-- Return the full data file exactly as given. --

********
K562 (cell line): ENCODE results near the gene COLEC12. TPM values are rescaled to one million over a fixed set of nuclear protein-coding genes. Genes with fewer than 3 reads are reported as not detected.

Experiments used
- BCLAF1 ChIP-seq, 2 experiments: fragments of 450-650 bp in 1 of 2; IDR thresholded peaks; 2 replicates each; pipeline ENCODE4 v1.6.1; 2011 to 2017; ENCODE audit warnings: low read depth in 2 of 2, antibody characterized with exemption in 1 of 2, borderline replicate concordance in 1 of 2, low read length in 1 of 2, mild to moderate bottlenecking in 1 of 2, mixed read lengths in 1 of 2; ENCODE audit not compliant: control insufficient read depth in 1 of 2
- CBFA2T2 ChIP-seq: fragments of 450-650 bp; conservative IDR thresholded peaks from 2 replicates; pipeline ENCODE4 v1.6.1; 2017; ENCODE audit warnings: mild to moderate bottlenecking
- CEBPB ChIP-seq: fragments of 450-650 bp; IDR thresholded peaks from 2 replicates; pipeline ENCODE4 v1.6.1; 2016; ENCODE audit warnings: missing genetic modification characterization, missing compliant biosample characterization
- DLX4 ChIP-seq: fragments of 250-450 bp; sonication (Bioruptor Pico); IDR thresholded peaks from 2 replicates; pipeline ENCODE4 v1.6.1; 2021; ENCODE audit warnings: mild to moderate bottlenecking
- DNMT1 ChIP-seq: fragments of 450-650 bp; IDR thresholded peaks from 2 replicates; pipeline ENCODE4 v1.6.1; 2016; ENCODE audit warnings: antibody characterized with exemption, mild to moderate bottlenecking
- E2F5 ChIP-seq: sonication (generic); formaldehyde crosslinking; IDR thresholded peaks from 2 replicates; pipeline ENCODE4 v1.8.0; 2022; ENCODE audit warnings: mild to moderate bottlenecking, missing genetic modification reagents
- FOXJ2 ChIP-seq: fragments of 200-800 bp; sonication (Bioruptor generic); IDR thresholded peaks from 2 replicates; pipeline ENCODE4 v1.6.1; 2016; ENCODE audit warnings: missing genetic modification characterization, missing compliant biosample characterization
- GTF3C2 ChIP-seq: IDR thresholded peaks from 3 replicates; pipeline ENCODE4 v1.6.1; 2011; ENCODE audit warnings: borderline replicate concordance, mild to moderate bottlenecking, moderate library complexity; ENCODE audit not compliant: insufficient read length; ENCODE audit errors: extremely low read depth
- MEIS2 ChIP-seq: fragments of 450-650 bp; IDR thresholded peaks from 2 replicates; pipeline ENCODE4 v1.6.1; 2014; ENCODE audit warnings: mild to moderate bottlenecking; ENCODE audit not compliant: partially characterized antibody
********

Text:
K562 (cell line): ENCODE results near the gene COLEC12. TPM values are rescaled to one million over a fixed set of nuclear protein-coding genes. Genes with fewer than 3 reads are reported as not detected.

Experiments used
- BCLAF1 ChIP-seq, 2 experiments: fragments of 450-650 bp in 1 of 2; IDR thresholded peaks; 2 replicates each; pipeline ENCODE4 v1.6.1; 2011 to 2017; ENCODE audit warnings: low read depth in 2 of 2, antibody characterized with exemption in 1 of 2, borderline replicate concordance in 1 of 2, low read length in 1 of 2, mild to moderate bottlenecking in 1 of 2, mixed read lengths in 1 of 2; ENCODE audit not compliant: control insufficient read depth in 1 of 2
- CBFA2T2 ChIP-seq: fragments of 450-650 bp; conservative IDR thresholded peaks from 2 replicates; pipeline ENCODE4 v1.6.1; 2017; ENCODE audit warnings: mild to moderate bottlenecking
- CEBPB ChIP-seq: fragments of 450-650 bp; IDR thresholded peaks from 2 replicates; pipeline ENCODE4 v1.6.1; 2016; ENCODE audit warnings: missing genetic modification characterization, missing compliant biosample characterization
- DLX4 ChIP-seq: fragments of 250-450 bp; sonication (Bioruptor Pico); IDR thresholded peaks from 2 replicates; pipeline ENCODE4 v1.6.1; 2021; ENCODE audit warnings: mild to moderate bottlenecking
- DNMT1 ChIP-seq: fragments of 450-650 bp; IDR thresholded peaks from 2 replicates; pipeline ENCODE4 v1.6.1; 2016; ENCODE audit warnings: antibody characterized with exemption, mild to moderate bottlenecking
- E2F5 ChIP-seq: sonication (generic); formaldehyde crosslinking; IDR thresholded peaks from 2 replicates; pipeline ENCODE4 v1.8.0; 2022; ENCODE audit warnings: mild to moderate bottlenecking, missing genetic modification reagents
- FOXJ2 ChIP-seq: fragments of 200-800 bp; sonication (Bioruptor generic); IDR thresholded peaks from 2 replicates; pipeline ENCODE4 v1.6.1; 2016; ENCODE audit warnings: missing genetic modification characterization, missing compliant biosample characterization
- GTF3C2 ChIP-seq: IDR thresholded peaks from 3 replicates; pipeline ENCODE4 v1.6.1; 2011; ENCODE audit warnings: borderline replicate concordance, mild to moderate bottlenecking, moderate library complexity; ENCODE audit not compliant: insufficient read length; ENCODE audit errors: extremely low read depth
- MEIS2 ChIP-seq: fragments of 450-650 bp; IDR thresholded peaks from 2 replicates; pipeline ENCODE4 v1.6.1; 2014; ENCODE audit warnings: mild to moderate bottlenecking; ENCODE audit not compliant: partially characterized antibody